Gov. Gavin Newsom is facing a mounting pressure campaign to fill Vice President-elect Kamala Harris’ vacated Senate seat with a “woman of color” — as a Hispanic male frontrunner emerges.
A group of 150 of the Golden State’s largest female donors have signed their names to a letter that will be published as full page ads Monday in the Los Angeles Times and San Francisco Chronicle, according to Vox, which obtained the ads early.
The letter urges Newsom to “continue this Californian tradition by appointing a woman of color to Vice President-elect Harris’s US Senate seat.”
“Women of color are the core drivers of electoral progress in our country, and their voices should be heard in the nation’s highest governing body. California is fortunate to have a strong pipeline of women of color in elected office who are prepared to serve; as Californians and political supporters, we look forward to you selecting one of them,” it continues.
Former San Francisco Mayor Willie Brown, who dated Harris in the 1990s, is launching a similar effort, pushing Reps. Barbara Lee (D-Calif.), Karen Bass (D-Calif.) and Maxine Waters (D-Calif.), San Francisco Mayor London Breed and state Sen. Holly Mitchell as his top picks in an interview with Politico.
“There’s no way that Gavin Newsom should allow anyone other than a black woman to fill the seat of Harris, who’s only the second black woman in the history of the US Senate. There should be no contest,” the prominent California Democrat argued.
Brown told the outlet that he plans to organize black churches, pastors, civic leaders, fraternal organizations and prominent members of the black press statewide to push the governor toward one of their leading choices.
The efforts to persuade Newsom come as reports continue to circulate that state Secretary of State Alex Padilla is leading the pack of contenders.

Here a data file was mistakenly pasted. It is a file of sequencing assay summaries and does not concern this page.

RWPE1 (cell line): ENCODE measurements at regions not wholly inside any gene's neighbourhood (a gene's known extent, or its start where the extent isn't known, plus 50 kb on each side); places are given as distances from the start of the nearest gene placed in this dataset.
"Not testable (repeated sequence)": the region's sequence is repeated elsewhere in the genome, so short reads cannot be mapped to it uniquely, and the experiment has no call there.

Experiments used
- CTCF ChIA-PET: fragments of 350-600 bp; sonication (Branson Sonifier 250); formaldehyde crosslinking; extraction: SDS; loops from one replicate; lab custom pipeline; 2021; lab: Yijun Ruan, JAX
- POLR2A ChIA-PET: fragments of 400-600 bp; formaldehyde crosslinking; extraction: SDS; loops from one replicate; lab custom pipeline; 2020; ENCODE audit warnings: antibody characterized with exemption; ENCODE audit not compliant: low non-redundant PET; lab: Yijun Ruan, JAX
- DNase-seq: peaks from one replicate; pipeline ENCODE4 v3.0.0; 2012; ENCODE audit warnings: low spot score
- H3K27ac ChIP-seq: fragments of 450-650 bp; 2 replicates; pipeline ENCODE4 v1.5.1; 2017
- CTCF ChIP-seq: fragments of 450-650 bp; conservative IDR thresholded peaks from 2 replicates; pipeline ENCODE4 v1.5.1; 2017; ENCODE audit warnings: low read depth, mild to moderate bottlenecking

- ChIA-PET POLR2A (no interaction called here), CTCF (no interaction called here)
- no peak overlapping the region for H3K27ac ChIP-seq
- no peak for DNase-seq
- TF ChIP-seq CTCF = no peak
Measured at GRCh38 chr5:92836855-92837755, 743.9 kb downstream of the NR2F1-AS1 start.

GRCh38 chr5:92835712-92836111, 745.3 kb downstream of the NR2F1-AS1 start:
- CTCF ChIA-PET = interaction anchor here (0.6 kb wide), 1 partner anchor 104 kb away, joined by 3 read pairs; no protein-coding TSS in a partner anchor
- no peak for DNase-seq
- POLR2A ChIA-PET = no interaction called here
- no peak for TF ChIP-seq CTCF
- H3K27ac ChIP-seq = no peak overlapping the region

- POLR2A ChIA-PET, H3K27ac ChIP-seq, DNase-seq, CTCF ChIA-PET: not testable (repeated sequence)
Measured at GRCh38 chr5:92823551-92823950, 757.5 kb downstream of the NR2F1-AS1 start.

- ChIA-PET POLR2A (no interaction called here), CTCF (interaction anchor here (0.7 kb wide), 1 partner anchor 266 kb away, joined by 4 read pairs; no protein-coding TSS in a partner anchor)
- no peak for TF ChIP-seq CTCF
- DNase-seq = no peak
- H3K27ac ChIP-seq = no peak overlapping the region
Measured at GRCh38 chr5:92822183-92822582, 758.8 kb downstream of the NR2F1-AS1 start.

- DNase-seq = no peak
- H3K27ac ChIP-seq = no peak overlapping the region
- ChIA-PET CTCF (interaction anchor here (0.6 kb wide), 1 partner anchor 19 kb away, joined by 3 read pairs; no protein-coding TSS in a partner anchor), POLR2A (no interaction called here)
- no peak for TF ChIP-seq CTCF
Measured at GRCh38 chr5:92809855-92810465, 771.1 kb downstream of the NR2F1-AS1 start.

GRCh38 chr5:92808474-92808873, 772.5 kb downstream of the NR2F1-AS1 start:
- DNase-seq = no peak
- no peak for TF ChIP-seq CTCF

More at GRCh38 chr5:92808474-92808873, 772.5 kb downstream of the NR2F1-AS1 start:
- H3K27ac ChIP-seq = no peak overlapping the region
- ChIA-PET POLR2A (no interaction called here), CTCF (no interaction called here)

If chosen, Padilla, a Hispanic male and a close ally of the governor, would be the first Latino to represent California in the Senate.
Newsom is a Democrat, and California is a solidly blue state. Any Democrat he would appoint would immediately be given a safely Democratic seat and enormous national exposure.
The governor will also be up for re-election in 2022, something that will certainly be on his mind when considering what demographic of voters he’d benefit most from exciting with his Senate appointment.
For Newsom, sending a close ally like Padilla to the Senate would not only make history, it would appeal to the Hispanic base ahead of his re-election.
The governor, Politico reported earlier this month citing allies, wants his pick to be one with historic significance.
Since Harris was tapped as President-elect Biden’s running mate in August, the governor has been candid about how he has been lobbied for her seat, decrying the process of choosing a replacement on Election Day as “not something I’d wish on my worst enemy.”
“You know there’s phone calls, there’s emails. There’s personal … people just happen to show up certain places. They want to baby-sit your kids, they offer to get groceries, get coffee,” he said just prior to election day.
“So, you add all those together, it’s quite a significant list … it is rather remarkable. I look forward to having that responsibility,” he noted, but added that “in some respects, [it’s a] burden.”
He added that “you create enemies in this process; you don’t just make great friends — and it’s a vexing decision. It’s a challenging one. It’s also a presumptive one … some people are voting for Kamala Harris, so is [the appointee] in her image?”
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